When Rhys Lloyd's high school track team took a spring trip from Minnesota to Florida one year, he tried kicking a field goal at an NFL Extreme Challenge display. Lloyd blasted the ball so hard that it split open the head of one of the wooden defenders set up to block the kick.
Little did he know that ability would some day land him in the NFL doing nothing but that: Kicking a football as far and as hard as he can.
But that's what has happened for Lloyd, whose cannon-like leg has transformed a Carolina Panthers weakness in 2007 into a legitimate weapon during the team's 3-1 start.
Lloyd, whose first name is pronounced REECE, leads the NFL with nine touchbacks – kicking an unreturnable ball into or out of the end zone on kickoffs. He's done that on 47.4 percent of his kicks, which also leads the league. When that happens, an opposing team starts its possession at the 20, instead of having a chance to return the ball and get better field position.
“You try to kick it as hard as you can,” said Lloyd, who is largely responsible for the opposition's starting field position of the 22.1, tied for third in the NFL. “But within reason.”
Lloyd, born in Dover, England and the son of a former pro soccer player, says “within reason” because there's actually more to his job than simply lining up and whacking the ball as far as he can.
“It's like you're on the first hole in golf,” said Lloyd, who is in his second season in the NFL.
“You're not going to always swing as hard as you can because you want to keep the ball in the fairway.
“I know that even at 85 or 90 percent, my ball is longer than other guys in the league. You'd like for them all to go in the end zone for a touchback. But you realize you've got to keep it in play.”
He has combined that length with accuracy. He hasn't kicked a ball out of bounds – which would result in the opponents getting the ball at the 40.
That's where the Panthers and veteran kicker John Kasay struggled last season. Kasay, who continues to kick field goals successfully (he's made all eight of his attempts this season), had only two land in the end zone and had six go out bounds, most in the league.
“We've been fortunate to have some deep kicks and we've already pretty much quadrupled the number we had all last season in our first four games,” said Panthers coach John Fox. “That's a huge advantage.”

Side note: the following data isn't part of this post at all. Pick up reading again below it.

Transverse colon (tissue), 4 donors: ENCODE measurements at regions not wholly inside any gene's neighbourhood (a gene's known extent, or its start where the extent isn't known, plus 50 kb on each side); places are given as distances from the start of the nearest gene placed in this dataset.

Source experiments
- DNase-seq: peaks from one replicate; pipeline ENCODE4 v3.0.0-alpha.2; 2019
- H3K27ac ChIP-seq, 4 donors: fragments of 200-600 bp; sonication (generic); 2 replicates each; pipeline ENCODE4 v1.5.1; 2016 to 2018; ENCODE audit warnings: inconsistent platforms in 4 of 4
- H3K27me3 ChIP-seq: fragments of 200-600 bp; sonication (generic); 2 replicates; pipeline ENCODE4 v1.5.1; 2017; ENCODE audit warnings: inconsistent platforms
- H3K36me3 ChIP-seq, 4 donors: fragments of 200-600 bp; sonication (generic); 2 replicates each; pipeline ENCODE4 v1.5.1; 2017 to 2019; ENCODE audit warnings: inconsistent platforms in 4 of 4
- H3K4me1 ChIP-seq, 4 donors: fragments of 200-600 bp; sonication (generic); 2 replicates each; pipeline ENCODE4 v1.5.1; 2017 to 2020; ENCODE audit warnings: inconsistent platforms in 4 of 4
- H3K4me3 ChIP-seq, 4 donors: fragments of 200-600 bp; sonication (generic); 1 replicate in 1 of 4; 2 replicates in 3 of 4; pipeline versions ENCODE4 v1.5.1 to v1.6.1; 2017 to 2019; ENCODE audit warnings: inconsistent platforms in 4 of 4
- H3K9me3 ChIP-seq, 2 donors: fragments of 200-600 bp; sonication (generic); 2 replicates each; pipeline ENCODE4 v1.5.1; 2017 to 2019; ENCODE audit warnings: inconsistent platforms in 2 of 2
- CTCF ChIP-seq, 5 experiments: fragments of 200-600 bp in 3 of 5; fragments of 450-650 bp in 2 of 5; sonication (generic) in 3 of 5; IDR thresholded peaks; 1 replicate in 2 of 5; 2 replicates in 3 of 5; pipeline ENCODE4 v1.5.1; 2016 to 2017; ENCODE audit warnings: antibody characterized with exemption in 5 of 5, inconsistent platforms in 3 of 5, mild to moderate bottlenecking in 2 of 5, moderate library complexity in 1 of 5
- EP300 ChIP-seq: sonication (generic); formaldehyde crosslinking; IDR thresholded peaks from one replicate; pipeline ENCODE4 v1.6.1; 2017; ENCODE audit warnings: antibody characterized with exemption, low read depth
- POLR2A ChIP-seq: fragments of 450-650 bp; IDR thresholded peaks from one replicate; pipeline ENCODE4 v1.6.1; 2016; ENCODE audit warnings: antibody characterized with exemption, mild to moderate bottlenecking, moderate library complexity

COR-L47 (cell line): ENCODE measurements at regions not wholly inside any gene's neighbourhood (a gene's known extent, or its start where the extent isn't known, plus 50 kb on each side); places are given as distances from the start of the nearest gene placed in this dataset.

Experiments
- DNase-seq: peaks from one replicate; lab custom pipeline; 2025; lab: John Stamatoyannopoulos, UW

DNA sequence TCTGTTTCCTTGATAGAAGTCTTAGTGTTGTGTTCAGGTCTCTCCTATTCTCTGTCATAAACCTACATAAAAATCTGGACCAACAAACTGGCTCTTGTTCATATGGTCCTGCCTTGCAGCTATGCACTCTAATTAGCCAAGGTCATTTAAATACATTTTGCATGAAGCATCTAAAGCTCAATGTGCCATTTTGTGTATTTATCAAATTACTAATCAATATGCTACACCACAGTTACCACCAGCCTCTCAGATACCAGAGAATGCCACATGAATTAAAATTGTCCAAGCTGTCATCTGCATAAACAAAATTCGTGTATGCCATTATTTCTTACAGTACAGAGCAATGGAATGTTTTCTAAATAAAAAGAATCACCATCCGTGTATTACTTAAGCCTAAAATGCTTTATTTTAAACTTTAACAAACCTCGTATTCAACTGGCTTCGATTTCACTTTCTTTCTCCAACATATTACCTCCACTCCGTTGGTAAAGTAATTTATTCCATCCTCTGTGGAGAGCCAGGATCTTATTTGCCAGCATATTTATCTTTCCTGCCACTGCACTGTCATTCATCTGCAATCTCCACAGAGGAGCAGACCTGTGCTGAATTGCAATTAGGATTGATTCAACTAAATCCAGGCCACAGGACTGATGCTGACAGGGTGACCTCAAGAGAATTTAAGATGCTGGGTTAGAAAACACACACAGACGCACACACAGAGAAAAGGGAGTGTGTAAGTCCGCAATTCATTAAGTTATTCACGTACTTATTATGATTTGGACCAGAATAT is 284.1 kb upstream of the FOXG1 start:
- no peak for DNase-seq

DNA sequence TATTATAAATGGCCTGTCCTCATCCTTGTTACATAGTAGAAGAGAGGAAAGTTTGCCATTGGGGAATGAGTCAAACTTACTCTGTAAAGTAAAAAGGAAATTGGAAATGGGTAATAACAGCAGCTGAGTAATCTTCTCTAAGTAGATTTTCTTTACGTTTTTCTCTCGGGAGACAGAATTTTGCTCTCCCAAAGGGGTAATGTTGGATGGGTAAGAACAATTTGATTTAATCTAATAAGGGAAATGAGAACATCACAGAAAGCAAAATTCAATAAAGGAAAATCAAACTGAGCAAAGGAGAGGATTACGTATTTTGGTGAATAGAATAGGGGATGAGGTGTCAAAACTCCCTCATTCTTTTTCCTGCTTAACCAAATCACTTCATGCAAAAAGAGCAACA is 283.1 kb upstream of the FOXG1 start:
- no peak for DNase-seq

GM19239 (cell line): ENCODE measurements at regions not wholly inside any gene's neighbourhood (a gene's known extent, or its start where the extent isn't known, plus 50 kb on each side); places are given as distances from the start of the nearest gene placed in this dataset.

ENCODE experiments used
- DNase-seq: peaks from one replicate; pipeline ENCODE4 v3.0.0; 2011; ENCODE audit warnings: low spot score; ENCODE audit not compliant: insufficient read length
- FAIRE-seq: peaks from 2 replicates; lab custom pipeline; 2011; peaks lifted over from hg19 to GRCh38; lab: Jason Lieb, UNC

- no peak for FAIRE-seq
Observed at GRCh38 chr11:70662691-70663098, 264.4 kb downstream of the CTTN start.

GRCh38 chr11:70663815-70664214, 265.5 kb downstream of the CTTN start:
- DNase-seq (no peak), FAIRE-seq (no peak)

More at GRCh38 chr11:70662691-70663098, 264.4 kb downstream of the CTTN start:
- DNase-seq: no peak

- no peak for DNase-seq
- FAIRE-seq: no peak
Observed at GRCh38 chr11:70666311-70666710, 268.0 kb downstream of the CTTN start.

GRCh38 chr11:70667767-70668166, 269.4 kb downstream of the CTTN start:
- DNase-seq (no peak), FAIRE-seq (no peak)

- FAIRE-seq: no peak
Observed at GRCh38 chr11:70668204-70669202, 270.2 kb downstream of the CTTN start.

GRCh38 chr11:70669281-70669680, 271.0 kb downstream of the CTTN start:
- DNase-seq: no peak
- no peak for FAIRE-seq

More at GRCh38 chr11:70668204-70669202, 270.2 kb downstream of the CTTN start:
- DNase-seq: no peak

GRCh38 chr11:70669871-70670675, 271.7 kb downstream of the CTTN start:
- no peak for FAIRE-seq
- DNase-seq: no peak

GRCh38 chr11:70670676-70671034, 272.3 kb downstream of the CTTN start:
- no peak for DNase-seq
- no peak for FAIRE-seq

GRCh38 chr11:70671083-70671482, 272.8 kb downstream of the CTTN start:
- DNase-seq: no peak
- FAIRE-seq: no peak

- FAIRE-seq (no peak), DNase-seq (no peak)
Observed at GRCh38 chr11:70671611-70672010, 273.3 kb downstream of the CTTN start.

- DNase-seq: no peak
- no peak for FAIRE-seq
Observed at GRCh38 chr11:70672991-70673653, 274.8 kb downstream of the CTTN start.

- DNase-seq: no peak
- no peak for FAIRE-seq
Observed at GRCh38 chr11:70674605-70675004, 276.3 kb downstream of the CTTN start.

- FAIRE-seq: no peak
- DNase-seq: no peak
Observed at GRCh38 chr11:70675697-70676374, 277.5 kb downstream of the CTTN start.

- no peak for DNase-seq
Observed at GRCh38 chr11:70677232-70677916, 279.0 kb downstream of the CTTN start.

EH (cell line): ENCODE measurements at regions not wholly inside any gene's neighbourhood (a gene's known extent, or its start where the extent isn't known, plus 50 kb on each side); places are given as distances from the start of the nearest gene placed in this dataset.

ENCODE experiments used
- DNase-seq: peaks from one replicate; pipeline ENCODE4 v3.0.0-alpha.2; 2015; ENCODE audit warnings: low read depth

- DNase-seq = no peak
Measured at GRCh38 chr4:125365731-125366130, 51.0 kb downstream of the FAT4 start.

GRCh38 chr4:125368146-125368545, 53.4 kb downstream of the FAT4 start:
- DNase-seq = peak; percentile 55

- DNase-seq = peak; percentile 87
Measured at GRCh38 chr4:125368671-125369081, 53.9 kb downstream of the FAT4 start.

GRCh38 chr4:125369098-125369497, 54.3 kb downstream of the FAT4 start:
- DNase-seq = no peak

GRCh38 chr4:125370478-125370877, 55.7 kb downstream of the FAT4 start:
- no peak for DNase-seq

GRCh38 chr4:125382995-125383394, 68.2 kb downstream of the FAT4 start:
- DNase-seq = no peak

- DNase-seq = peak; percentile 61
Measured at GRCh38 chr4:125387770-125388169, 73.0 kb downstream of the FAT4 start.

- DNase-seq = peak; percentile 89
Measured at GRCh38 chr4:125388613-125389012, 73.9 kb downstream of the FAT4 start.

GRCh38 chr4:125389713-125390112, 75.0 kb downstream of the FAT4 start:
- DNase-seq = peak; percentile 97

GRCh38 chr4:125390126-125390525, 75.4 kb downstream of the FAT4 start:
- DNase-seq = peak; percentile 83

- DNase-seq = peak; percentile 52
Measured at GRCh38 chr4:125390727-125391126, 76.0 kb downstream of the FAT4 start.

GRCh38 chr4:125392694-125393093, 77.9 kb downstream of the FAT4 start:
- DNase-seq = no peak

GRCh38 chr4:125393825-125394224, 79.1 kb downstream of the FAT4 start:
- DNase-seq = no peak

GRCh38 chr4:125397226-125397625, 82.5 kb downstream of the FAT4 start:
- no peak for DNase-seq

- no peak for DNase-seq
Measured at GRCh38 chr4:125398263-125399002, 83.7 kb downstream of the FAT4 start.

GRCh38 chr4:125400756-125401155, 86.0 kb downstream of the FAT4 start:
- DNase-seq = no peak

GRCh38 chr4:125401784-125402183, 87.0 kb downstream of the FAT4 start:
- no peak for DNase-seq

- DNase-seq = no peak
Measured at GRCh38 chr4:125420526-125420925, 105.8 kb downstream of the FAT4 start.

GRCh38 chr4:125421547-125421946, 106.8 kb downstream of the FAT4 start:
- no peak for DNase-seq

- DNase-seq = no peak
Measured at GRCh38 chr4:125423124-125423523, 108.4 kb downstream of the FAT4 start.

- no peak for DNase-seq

Fox gambled when he elected to keep Lloyd, because it's rare that an NFL team uses a precious roster spot on an extra kicker. But Fox thought that Lloyd's potential value justified the decision.
“I think there was more pressure on me to create the roster spot for myself during the preseason than there is now,” said Lloyd, who said he'd like to kick field goals one day.
“Now it's something I don't even think about. I've got no reason to think about things the organization may or may not do. The coaching staff and players understand why they kept me.”
Lloyd's family moved from England to Apple Valley, Minn., when he was 15. Although he ran track and played soccer, his dummy-shattering kick was witnessed by his high school's football coach, who convinced him to kick for his team.
He went on to kick in college at Minnesota and, after going undrafted by the NFL, bounced around training camps and NFL Europe before being signed last season by the Baltimore Ravens.
After the Ravens cut him in December, the Panthers picked him up.
Lloyd and his fiancée, pro golfer Tina Miller, have moved into a condo in uptown Charlotte. He's nearly a scratch golfer with a handicap that's gone as low as one. He even beat Miller recently.
But kicking is where Lloyd's true talent lies.
“Our guy has a leg on him, now,” said defensive tackle Damione Lewis, a player who benefits when Lloyd's kicks pin the opposition deep in its own territory. “He really gets up under the ball. We love it.”